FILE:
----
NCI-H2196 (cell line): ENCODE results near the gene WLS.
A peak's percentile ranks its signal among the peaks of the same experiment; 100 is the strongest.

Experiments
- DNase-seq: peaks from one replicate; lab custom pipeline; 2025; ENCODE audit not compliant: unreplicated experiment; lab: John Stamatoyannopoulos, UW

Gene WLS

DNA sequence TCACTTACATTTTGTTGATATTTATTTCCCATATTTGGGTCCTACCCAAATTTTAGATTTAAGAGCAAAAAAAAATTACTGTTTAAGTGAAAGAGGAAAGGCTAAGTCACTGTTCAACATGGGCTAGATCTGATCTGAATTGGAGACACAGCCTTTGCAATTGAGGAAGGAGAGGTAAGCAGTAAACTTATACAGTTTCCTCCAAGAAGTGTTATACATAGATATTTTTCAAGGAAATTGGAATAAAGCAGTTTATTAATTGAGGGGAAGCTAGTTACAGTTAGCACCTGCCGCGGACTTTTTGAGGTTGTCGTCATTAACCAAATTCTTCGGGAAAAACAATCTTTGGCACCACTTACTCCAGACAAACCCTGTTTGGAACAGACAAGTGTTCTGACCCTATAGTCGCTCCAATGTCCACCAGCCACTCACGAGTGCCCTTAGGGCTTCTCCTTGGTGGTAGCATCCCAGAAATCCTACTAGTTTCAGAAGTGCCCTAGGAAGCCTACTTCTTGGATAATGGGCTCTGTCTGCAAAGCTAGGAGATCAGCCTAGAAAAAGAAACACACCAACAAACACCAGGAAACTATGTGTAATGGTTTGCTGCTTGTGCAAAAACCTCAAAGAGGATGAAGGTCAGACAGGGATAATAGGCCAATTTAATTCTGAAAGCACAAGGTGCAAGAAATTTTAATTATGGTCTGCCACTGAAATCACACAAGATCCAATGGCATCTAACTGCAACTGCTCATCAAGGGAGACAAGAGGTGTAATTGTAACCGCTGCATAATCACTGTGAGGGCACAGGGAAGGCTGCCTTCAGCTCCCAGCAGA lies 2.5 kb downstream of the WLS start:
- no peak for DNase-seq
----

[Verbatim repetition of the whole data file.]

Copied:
NCI-H2196 (cell line): ENCODE results near the gene WLS.
A peak's percentile ranks its signal among the peaks of the same experiment; 100 is the strongest.

Experiments
- DNase-seq: peaks from one replicate; lab custom pipeline; 2025; ENCODE audit not compliant: unreplicated experiment; lab: John Stamatoyannopoulos, UW

Gene WLS

DNA sequence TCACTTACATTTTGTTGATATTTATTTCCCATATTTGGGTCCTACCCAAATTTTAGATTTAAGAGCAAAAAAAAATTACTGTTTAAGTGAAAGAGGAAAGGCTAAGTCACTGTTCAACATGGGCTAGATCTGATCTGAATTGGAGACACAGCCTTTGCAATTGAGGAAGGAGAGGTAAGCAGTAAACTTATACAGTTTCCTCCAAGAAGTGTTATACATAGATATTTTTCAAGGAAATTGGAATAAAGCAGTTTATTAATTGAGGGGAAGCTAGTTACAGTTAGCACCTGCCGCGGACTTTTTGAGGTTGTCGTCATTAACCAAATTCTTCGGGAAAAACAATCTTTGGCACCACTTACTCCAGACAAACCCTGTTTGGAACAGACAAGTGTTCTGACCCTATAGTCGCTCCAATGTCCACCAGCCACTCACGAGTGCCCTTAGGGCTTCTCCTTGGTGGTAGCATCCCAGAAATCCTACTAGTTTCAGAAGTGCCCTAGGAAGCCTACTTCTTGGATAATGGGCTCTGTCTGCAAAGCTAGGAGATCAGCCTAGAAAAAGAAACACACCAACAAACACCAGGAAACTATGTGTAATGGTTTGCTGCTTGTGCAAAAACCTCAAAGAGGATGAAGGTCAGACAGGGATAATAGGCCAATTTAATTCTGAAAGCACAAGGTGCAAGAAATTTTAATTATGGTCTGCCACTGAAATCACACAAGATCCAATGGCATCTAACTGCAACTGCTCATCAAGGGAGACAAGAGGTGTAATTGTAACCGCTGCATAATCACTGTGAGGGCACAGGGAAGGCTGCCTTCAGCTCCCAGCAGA lies 2.5 kb downstream of the WLS start:
- no peak for DNase-seq